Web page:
Expanding into Africa brings a new level of risk to commodity trading houses. “Moving goods around Africa is still difficult and government interference is always a problem,” says Craven. “These groups may deliver goods to the port but we’re still not seeing them prepared to take them inland – we have the strongest risk appetite for this,” he says, listing a gauntlet of hurdles from sudden import and export bans, to governments introducing ceiling and floor prices in staples like wheat, sugar or maize and playing havoc with the market. “Zimbabwe, Zambia, Malawi – these countries are the regular culprits,” he warns. Ecobank’s George believes that the big trading companies will reduce risk by only venturing up the supply chain “as far as they need to”, leaving valuable niches to successful and trusted local players.
In Nigeria, local oil trading groups are adding to the competition. Taleveras trades over 100 million barrels of crude oil annually as well as several million tonnes of gasoline, LPG and jet fuel. Entrepreneur Tonye Cole’s Sahara Group and Ontario Oil & Gas, which exports approximately 2 million barrels of Nigerian crude oil per month as well as importing refined products, are also national champions aided and abetted by government policy to increase the role played by local firms in operating oil blocks and trading. “In Nigeria there has been a notable shift towards indigenous companies,” says Pirrong.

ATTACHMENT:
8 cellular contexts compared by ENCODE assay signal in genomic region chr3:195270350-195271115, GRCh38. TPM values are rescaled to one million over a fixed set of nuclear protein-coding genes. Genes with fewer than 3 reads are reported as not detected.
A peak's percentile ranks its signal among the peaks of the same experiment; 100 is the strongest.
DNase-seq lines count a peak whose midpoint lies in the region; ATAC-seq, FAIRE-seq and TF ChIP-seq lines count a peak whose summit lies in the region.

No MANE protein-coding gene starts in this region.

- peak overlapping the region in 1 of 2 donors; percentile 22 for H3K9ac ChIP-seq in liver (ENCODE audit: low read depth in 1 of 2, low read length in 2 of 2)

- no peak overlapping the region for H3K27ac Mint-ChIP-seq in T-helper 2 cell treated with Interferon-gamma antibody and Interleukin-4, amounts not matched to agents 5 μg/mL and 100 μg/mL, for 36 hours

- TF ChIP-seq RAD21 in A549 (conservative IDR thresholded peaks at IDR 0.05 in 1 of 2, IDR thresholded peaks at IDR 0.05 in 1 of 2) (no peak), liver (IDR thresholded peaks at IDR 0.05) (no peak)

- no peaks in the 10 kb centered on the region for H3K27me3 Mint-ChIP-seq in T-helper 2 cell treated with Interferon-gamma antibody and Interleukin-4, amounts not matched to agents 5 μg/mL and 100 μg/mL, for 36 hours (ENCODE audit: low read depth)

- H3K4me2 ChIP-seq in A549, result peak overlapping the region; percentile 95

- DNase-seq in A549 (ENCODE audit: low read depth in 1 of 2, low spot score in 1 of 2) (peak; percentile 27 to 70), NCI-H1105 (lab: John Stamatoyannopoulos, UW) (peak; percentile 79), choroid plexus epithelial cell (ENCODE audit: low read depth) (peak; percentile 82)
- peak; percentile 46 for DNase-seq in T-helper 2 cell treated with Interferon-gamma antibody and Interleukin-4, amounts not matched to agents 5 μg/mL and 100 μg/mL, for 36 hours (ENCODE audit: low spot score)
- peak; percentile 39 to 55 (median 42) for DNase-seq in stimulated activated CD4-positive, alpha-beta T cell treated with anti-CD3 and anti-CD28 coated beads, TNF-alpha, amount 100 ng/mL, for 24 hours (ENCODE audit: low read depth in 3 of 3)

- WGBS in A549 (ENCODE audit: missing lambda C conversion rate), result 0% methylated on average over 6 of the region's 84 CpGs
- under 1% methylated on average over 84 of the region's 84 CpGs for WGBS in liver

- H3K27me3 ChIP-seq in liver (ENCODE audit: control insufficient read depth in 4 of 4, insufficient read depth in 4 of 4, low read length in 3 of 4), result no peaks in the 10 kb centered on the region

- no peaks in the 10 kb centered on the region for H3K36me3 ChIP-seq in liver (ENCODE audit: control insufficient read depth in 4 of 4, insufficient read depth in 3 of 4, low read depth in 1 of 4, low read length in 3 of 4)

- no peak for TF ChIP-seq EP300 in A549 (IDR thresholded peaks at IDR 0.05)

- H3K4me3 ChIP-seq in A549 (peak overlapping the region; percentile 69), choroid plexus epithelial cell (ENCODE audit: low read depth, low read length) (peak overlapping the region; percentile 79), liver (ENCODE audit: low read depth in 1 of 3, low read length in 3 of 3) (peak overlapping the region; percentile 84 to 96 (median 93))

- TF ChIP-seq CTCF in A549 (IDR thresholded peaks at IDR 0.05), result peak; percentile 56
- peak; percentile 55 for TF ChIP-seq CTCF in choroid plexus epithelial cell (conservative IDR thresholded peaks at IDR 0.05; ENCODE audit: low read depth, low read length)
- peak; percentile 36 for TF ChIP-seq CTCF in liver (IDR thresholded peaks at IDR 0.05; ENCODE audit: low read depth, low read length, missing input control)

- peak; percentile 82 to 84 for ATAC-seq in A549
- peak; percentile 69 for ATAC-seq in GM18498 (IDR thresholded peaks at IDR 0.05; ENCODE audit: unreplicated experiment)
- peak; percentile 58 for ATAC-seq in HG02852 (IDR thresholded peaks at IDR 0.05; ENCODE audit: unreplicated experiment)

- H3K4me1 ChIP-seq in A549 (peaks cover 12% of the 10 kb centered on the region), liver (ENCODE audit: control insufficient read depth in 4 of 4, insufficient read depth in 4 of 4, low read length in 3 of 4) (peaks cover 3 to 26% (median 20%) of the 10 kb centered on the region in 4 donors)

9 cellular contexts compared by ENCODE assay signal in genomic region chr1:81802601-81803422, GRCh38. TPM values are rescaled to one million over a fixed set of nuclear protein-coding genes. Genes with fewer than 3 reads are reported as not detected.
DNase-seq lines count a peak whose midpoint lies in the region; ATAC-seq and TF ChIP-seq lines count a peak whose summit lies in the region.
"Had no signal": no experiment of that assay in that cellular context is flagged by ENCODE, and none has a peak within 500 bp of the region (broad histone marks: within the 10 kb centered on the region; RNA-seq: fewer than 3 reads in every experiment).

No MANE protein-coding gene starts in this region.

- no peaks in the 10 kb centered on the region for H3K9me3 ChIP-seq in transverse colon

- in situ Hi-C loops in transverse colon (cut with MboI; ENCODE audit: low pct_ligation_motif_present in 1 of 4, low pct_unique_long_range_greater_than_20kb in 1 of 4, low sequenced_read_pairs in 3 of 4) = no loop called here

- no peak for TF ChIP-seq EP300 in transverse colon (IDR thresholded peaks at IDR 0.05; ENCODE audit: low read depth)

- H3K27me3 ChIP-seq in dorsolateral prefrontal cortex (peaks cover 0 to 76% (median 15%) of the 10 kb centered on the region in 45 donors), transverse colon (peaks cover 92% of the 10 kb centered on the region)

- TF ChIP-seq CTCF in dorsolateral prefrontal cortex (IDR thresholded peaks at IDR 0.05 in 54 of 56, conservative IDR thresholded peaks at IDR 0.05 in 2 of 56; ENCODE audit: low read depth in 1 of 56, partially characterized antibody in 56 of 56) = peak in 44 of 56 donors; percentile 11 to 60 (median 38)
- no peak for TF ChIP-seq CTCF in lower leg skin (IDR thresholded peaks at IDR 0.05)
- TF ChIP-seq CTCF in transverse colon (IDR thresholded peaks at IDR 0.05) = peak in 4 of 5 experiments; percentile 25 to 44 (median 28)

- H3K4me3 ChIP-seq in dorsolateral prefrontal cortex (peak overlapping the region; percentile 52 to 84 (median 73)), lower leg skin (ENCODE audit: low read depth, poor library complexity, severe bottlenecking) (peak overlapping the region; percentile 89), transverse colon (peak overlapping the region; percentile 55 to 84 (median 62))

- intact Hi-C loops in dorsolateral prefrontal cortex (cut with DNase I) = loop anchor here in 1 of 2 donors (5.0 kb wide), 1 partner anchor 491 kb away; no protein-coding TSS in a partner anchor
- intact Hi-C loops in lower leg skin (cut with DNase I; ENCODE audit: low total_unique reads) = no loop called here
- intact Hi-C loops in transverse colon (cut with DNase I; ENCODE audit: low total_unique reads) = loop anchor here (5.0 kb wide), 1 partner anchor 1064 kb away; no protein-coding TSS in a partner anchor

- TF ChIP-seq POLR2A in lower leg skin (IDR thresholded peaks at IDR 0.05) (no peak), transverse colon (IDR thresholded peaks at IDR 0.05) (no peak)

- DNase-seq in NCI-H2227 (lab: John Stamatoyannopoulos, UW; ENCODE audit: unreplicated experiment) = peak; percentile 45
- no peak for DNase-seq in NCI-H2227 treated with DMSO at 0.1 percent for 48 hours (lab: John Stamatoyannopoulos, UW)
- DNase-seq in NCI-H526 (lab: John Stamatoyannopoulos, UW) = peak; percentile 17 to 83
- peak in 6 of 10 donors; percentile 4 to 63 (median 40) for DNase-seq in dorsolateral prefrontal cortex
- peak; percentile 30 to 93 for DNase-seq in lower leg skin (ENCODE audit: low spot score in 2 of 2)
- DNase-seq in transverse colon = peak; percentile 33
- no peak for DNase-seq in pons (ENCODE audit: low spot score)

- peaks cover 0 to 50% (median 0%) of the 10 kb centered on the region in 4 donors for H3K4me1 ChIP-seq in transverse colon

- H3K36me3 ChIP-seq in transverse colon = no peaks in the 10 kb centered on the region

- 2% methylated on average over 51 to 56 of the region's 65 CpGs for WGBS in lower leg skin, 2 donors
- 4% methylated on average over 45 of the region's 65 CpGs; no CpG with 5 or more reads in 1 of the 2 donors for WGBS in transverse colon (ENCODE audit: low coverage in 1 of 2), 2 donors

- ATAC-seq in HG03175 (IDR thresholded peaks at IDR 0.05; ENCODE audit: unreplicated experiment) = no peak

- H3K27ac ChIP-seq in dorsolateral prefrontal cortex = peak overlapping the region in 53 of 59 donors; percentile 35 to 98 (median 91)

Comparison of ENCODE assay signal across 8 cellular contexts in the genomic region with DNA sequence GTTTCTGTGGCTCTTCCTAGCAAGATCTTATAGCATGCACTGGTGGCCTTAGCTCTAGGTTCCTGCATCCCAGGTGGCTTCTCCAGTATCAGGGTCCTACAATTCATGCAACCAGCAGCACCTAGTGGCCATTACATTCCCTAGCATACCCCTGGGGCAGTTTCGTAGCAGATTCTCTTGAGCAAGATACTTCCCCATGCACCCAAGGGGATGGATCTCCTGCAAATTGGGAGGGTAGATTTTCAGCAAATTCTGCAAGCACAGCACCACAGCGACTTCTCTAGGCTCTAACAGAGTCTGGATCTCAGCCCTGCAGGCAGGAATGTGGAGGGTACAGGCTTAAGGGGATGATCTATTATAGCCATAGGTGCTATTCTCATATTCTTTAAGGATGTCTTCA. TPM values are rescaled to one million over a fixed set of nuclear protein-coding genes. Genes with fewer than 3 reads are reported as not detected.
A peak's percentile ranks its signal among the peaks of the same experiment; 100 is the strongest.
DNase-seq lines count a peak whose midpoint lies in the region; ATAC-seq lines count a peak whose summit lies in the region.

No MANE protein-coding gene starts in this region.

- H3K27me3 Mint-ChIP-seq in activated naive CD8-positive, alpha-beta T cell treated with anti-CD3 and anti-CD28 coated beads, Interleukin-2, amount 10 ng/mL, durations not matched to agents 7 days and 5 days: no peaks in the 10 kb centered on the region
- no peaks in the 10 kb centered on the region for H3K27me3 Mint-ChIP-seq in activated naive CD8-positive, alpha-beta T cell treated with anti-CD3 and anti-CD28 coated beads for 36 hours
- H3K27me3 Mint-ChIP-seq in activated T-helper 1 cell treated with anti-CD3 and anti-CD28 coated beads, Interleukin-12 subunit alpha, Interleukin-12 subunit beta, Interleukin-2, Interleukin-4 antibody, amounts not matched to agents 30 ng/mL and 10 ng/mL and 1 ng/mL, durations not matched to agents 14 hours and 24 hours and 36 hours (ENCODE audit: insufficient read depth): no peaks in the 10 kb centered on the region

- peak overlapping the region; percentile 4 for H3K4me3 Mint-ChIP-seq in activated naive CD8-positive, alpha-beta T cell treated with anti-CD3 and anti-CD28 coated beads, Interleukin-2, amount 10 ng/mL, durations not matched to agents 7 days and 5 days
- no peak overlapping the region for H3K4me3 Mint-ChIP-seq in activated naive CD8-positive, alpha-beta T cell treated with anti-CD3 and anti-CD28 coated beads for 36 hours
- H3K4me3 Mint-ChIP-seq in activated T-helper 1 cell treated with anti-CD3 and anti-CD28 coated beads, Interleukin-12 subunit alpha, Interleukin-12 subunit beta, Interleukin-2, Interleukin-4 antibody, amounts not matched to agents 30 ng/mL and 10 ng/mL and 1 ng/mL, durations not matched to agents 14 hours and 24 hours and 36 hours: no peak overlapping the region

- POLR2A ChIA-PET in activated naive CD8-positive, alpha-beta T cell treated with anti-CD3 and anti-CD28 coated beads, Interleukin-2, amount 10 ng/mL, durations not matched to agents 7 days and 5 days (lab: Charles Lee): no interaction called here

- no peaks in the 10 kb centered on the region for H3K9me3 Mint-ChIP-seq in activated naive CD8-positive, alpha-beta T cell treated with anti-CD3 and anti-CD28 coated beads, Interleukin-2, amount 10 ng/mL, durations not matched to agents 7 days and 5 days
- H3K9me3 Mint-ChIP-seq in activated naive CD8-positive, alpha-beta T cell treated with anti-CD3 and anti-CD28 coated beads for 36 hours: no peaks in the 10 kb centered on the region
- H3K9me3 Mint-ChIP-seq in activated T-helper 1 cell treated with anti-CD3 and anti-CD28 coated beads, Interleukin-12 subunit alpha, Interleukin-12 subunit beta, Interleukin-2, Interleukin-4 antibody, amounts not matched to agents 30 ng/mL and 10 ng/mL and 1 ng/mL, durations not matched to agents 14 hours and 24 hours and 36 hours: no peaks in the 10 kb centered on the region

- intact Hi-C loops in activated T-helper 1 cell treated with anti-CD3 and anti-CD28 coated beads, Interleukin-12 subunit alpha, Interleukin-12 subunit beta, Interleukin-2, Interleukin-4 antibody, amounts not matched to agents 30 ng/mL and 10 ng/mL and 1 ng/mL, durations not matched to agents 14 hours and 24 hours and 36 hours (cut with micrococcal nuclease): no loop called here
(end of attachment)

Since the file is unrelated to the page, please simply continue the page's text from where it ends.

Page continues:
In another development, a giant project will ultimately reduce Nigerian fuel imports and compete with the trading companies. After decades of government neglect of the refining sector, businessman Aliko Dangote has taken matters into his own hands. Africa’s best-known businessman is building a refinery outside Lagos to provide the local market with fuel products with the target of doubling Nigeria’s existing refining capacity which currently only meets around 20% of the country’s fuel needs.
Competition for the trading houses is also coming from the big commodity consumers, such as Unilever, now wrestling for more control of their supply chains and actively trading themselves. More Chinese companies are also building up their own trading businesses that can source foodstuffs from a broader network of suppliers.
Over the last decade, commodity trading houses have grown into huge, vertically-integrated supply chain managers. But the commodities supercyle has slowed on cooling Chinese demand and the prospect of tighter regulatory oversight will make the business climate tougher. Investing in Africa comes with more risk than most regions but these groups, which thrive on volatility, have an eye on the continent’s new consumers. “There is no sign of shifting strategies yet,” says Pirrong.